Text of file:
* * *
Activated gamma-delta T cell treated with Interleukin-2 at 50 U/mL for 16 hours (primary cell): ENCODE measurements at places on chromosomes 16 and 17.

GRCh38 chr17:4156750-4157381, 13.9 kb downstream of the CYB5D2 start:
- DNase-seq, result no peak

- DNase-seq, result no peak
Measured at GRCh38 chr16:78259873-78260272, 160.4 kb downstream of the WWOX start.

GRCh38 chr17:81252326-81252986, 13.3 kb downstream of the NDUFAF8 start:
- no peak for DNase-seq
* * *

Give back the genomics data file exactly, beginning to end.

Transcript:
Activated gamma-delta T cell treated with Interleukin-2 at 50 U/mL for 16 hours (primary cell): ENCODE measurements at places on chromosomes 16 and 17.

GRCh38 chr17:4156750-4157381, 13.9 kb downstream of the CYB5D2 start:
- DNase-seq, result no peak

- DNase-seq, result no peak
Measured at GRCh38 chr16:78259873-78260272, 160.4 kb downstream of the WWOX start.

GRCh38 chr17:81252326-81252986, 13.3 kb downstream of the NDUFAF8 start:
- no peak for DNase-seq